* The highlight of how we demonstrated our ties to Israel, and indeed for many the Mission's top highlight was a momentous press conference/rally in Ramat Gan. Initiated by JUF, it was an attempt to increase awareness of and activity on behalf of the 4 Israelis kidnapped by Hezbollah and held for over two months. During the General Assembly of the United Jewish Communities convened in Chicago back in November, the families of the hostages pleaded with us to do whatever possible to assist in the safe return of their husbands/sons/brothers. In response, the JUF launched the "Blue Ribbon" campaign. The ribbons have already caught-on in many US Jewish communities, and the press conference served as their "introduction" to Israel. Participating in the Ramat Gan event were Minister of Immigration and Absorption Dr. Yuli Tamir, Deputy Defense Minister Dr. Ephraim Sneh, former Minister of Finance Yaakov Ne'eman, Member of Knesset Amir Perez, the mayors of Bnei Brak and Ramat Gan, and JF/JUF President Steven B. Nasatir who explained the Blue Ribbon campaign's genesis and objectives. The rally also featured a performance by renowned Israeli singer Avi Toledano, emotional remarks by family members of each of the soldiers, and poems and songs performed by local youths. The more than 1,000 Israelis in attendance enthusiastically pinned-on the ribbons and pledged to implement the accompanying action steps. (Visit www.juf.org for those details.) The prevailing mood in the hall was both high-spirited and somber: a clear sense of enthusiastic urgency, empowering unity and unbreakable commitment mixed with outrage, frustration and emotional exhaustion. Chaim Avraham, the father of Benny, one of the kidnapped soldiers, was the one at GA in Chicago who asked us to help. After the program, he gave me a chest-crushing but loving bear hug, imploring me to "tell Chicago 'thank you,' thank you for responding to an abba's (father's) pleas, we are all brothers.....don't forget Benny and the other captives." I promised him I would share his 'thank you' with Chicago and that we would not forget about them or stop our efforts on their behalf. [The event received significant TV, radio and newspaper coverage, helping insure that the JUF's Blue Ribbon initiative will soon be a visible, tangible part of world Jewry's connection to Israel].


* From that emotional evening, the Mission continued with both high-level briefings and powerful visits to sites where our JUF gifts make a difference in the lives of ordinary and extraordinary Israelis. A sampling of the speakers include the IDF's Deputy Chief of Staff General Moshe Ya'alon, Likud leader Ariel Sharon, Israel B'Aliyah leader Natan Scharansky, Jewish Agency Chairman Sallai Meridor, and leading journalists and academics. Most memorable for me from these talks was a simple but significant fact cited by Meridor: on that day (Wednesday, December 6), 338 olim (immigrants) from the former Soviet Union were scheduled to arrive in Israel. That 338 Jews were leaving anti-Semitism, economic distress and an uncertain future for the promise and uncertainty of Israel is extraordinarily typical; extraordinary that for so long such movement was denied, typical in that over 60,000 other Jews will return home to Zion again this year. For many of us, the most memorable site visit was to the Ben Yehuda junior high school in Jerusalem's Katamon neighborhood. There, among other impressive projects aimed at overcoming educational and social challenges was one funded by the JUF-supported American Jewish Joint Distribution Committee ("Joint"). This program features weekly visits and joint classes between special needs and "normative" children. The mutual affection and learning from one another was immediately evident. The sheer joy of their interaction, much of which involves music, was contagious and heartwarming. The students' only complaint was that the program was but once a week and did not last all day. My only regret was that budget constraints endured by the Joint prevented the expansion of this school's program and its replication across the country. And the essence of these needs, while exacerbated by the current crisis, are ultimately impervious to who becomes Israel's next Prime Minister or other political questions of the moment. Just as we re-ignite our pro-Israel advocacy in Chicago and across America, we must simultaneously recommit to assisting Israel address its many pressing social service challenges.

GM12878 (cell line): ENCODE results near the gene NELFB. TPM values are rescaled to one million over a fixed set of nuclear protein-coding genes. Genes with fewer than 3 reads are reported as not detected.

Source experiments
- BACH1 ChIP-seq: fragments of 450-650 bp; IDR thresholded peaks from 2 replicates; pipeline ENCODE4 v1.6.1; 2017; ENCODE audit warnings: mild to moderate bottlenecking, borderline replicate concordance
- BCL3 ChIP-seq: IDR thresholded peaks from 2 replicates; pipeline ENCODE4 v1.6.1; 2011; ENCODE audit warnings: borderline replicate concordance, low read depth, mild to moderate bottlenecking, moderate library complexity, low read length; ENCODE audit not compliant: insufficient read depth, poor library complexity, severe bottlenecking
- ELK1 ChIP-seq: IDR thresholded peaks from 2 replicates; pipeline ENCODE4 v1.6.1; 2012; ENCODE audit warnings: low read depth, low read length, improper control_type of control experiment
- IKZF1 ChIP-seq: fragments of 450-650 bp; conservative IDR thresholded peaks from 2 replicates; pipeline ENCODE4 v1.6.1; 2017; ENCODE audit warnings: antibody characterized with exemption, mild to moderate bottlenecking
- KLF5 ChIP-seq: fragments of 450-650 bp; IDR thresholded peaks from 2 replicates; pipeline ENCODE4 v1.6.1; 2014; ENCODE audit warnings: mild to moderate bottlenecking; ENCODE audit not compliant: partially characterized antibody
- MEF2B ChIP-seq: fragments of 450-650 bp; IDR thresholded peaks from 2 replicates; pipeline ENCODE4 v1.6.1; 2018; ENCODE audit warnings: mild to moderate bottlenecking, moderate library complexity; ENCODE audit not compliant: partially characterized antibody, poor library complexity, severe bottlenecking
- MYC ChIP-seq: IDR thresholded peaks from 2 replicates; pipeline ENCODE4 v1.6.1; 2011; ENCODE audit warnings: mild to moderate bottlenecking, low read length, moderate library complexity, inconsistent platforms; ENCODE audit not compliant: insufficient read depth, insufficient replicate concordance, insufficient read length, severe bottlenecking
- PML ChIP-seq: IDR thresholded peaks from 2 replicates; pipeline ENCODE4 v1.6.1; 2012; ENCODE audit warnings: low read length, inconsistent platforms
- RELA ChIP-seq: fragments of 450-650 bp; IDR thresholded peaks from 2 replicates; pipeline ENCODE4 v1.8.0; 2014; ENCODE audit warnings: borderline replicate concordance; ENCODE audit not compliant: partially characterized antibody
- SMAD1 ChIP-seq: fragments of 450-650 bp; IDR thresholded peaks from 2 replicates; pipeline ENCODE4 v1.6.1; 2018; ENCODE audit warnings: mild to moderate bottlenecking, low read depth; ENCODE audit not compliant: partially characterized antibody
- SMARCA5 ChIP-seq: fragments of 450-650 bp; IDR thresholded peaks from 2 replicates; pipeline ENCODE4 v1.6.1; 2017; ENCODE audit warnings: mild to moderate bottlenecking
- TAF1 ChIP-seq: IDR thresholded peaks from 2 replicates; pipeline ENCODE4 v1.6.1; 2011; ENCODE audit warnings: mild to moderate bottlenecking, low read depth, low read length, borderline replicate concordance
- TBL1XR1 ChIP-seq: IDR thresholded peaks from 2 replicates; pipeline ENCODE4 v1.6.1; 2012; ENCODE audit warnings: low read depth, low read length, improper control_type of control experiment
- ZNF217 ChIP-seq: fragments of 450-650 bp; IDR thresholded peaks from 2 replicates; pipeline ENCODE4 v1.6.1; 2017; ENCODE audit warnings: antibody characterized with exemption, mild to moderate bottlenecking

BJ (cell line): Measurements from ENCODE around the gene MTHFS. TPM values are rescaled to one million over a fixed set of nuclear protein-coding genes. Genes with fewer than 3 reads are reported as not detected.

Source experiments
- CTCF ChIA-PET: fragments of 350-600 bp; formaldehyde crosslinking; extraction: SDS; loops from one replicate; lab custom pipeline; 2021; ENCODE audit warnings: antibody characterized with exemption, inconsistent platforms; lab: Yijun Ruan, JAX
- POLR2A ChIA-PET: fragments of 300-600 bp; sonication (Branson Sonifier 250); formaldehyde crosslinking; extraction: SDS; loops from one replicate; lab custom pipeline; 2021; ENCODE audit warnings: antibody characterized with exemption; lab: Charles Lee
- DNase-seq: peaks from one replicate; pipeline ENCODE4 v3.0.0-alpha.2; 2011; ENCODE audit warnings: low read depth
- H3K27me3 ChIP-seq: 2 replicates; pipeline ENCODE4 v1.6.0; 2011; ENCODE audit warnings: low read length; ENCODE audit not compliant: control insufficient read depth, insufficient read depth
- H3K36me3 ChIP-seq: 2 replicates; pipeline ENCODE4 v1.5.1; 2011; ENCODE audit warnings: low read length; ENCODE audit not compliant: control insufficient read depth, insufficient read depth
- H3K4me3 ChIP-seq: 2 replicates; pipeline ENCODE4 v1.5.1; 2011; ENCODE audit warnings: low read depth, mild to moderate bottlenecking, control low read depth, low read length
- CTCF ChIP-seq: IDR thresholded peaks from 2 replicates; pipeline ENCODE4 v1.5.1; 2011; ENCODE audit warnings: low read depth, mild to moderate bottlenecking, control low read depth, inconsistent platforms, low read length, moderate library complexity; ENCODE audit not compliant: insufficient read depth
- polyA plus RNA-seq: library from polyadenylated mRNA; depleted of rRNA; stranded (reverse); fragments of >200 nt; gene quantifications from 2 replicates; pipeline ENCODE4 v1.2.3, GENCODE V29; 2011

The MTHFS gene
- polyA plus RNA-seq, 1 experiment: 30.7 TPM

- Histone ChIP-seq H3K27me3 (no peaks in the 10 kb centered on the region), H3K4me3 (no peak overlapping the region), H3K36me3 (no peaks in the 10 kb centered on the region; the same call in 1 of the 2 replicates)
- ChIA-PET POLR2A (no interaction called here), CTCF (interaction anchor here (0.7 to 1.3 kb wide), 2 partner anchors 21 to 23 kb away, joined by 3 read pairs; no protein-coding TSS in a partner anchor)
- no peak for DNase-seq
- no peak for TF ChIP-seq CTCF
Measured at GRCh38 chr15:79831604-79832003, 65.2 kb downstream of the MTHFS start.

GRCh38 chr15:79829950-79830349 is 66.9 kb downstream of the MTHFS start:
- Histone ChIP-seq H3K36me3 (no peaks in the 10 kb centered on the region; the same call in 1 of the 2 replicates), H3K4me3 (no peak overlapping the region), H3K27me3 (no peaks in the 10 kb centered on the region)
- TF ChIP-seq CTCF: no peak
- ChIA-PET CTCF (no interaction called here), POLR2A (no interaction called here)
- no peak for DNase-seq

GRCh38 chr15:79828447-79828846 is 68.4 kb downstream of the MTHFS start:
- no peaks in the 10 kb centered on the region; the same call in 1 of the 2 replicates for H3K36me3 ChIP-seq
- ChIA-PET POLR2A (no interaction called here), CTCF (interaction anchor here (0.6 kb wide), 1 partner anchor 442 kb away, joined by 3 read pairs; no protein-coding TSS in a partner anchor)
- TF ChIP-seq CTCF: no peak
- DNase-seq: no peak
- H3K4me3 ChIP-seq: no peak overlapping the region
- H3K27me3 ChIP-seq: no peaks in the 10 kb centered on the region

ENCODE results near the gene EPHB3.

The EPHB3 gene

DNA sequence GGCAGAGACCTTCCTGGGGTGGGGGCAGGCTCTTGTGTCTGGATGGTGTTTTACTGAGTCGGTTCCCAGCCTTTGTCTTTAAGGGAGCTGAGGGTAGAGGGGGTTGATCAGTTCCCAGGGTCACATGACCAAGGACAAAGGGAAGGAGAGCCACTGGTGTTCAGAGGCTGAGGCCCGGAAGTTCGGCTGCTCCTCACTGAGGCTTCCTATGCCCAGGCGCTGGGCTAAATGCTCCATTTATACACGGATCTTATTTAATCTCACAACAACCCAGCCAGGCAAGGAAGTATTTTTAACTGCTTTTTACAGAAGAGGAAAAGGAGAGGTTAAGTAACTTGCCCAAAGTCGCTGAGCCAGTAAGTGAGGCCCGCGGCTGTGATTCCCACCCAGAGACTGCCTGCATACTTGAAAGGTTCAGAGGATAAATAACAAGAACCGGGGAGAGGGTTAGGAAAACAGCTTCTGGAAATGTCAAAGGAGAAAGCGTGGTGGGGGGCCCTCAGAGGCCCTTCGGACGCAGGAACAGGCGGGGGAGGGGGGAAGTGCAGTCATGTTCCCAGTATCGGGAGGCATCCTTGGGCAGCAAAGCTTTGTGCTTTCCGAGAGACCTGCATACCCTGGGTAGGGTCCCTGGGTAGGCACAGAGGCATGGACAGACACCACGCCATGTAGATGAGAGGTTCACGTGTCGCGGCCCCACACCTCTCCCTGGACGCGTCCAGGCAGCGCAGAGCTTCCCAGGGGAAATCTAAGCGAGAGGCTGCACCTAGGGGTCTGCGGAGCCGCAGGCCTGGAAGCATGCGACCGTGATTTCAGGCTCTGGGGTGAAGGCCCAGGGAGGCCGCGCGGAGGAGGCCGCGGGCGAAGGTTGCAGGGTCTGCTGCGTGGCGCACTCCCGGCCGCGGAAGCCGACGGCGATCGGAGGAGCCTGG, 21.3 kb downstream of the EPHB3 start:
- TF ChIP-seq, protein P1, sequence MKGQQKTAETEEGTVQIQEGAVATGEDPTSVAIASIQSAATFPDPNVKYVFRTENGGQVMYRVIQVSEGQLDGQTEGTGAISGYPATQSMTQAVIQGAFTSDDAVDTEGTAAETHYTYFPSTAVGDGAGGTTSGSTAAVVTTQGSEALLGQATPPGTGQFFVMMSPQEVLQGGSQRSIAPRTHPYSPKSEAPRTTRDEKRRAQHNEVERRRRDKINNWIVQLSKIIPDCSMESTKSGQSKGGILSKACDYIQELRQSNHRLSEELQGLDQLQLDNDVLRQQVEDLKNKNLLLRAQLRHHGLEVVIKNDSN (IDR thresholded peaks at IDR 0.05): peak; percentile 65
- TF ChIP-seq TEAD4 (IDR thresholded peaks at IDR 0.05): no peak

* As done by all Solidarity Missions to Israel these days, we visited the southern-most street in Gilo, the one whose residents are regularly under sniper attack from Beit Jayla, the Arab village just across the nearby valley. The cement barricades that were quickly put up were just as quickly graffitied by the residents: the political posters reveal their anger, the slogans their humor, and the colorful murals of nature scenes their abiding artistry and hopefulness. And hopeful they are. One of those southern-facing Gilo apartments is undergoing substantial renovation. Imagine, in the midst of gunfire and precision missile attacks, someone is continuing to invest tens of thousands of dollars to improve their home. What's more, the construction workers are, of course, Palestinians.

* Later that same evening, prior to a pilgrimage to Ben Yehuda street to help infuse the economy with some much-needed retail sales, we visited the Western Wall plaza. Together, in a manner sensitive to all customs and indicative of the spirit of absolute unity which characterized the Mission, we recited Psalms, sang, and visited the Wall to pray for the most personal and the most universal. That spirit of respect and accommodation, leavened with the compelling climate of solidarity, allowed for shared morning minyans and other experiences that too rarely occur back home in Chicago. Of course, special thanks are due to the wonderful rabbinic leadership that made these and so many other aspects of our Mission so successful.

* A variety of additional group meetings and personal experiences filled our very busy 4-day itinerary. One of them was a small group dinner with the Chicago Tribune's Israel correspondent. We and he shared our perspectives on developments in Israel and how the Tribune is portraying them.

* Finally, during the last day's caucus everyone shared their thoughts about the Mission and expressed support for the work of JUF-funded agencies in Israel. Everyone also pledged to return to Chicago and regardless of where they live and other "differences," to tell the story of Jewish solidarity. Most simply but significant, the themes of that story are that they enjoyed themselves, never worried for their security, and would urge everyone to make plans soon for a trip to Israel.













Israel

People & Cultures










About Zipple | Legal Stuff | Link to Us | Add Your URL | Advertising | Feedback | Contact Us